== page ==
JEL: L11 M13
    Date: 2013–09
  4. By: Christoffer Kok; Mattia Montagna
    Abstract: In this paper, we develop an agent-based multi-layered interbank network model based on a sample of large EU banks. The model allows for taking a more holistic approach to interbank contagion than is standard in the literature. A key finding of the paper is that there are non-negligible non-linearities in the propagation of shocks to individual banks when taking into account that banks are related to each other in various market segments. In a nutshell, the contagion effects when considering the shock propagation simultaneously across multiple layers of interbank networks can be substantially larger than the sum of the contagion-induced losses when considering the network layers individually. In addition, a bank “systemic importance” measure based on the multi-layered network model is developed and is shown to outperform standard network centrality indicators
    Keywords: Financial Contagion, interbank market, Network theory
    JEL: C45 C63 D85 G21
    Date: 2013–09
  5. By: Hanna Halaburda (Bank of Canada); Bruno Jullien (Toulouse School of Economics); Yaron Yehezkel (Tel Aviv University)
    Abstract: This paper considers a dynamic platform competition in a market with network externalities. We ask two research questions. The first one asks how the beliefs advantage carries over in time, and whether a low-quality platform can maintain its focal position along time. We show that for very high and very low discount factors it is possible for the low-quality platform to maintain its focal position indefinitely. But for the intermediate discount factor the higher quality platform wins and keeps the market. The second question asks what drives changes in the market leadership along time (observed in many markets, like smartphones and video-game consoles), and how such changes can be supported as a dynamic equilibrium outcome. We offer two explanations. The first explanation relies on intrinsic equilibrium uncertainty. The second explanation relies on the adoption of technology. One could expect such change in the market leader to be a sign of intense competition between platforms. However, we find that changes in leadership indicate softer price competition.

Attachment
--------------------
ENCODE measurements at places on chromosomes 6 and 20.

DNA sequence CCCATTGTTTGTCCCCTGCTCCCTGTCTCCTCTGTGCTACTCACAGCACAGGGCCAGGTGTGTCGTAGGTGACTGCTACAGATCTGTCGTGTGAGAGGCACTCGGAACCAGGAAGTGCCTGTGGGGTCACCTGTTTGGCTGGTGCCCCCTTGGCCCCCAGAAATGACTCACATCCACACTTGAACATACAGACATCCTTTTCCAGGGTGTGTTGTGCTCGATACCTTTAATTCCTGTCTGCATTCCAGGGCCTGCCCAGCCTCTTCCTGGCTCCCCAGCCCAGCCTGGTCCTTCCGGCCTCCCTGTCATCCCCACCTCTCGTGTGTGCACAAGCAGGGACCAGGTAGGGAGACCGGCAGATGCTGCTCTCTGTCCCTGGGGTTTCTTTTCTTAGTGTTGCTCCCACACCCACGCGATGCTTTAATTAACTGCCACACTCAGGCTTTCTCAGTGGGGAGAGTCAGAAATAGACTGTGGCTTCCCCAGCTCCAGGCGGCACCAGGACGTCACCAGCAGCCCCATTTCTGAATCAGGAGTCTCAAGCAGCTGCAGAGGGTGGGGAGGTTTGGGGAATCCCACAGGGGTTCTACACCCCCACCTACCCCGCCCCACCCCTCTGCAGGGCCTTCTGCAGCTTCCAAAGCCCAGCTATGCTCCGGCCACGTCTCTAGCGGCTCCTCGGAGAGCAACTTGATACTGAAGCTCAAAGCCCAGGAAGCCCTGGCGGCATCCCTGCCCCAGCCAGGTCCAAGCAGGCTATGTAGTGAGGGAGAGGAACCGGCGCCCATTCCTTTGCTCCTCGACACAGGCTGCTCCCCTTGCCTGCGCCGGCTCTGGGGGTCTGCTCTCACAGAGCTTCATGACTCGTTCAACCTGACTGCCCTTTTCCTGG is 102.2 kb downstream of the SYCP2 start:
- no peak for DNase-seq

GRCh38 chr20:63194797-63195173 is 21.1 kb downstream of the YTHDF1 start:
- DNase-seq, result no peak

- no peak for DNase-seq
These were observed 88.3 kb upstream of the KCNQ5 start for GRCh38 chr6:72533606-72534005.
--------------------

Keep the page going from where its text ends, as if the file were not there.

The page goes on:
Date: 2013–09
  6. By: James Bland (Department of Economics, Purdue University); Nikos Nikiforakis (Max Planck Institute for Research on Collective Goods, Bonn)
    Abstract: When agents face coordination problems their choices often impose externalities on third parties. We investigate whether such externalities can affect equilibrium selection in a series of one-shot coordination games varying the size and the sign of the externality. We fi?nd that third-party externalities have a limited effect on decisions. A large majority of participants in the experiment are willing to take an action that increases their income slightly, even if doing so causes substantial inequalities and reductions in overall efficiency. Individuals revealed to be other-regarding in a non-strategic allocation task often behave as-if sel?fish when trying to coordinate.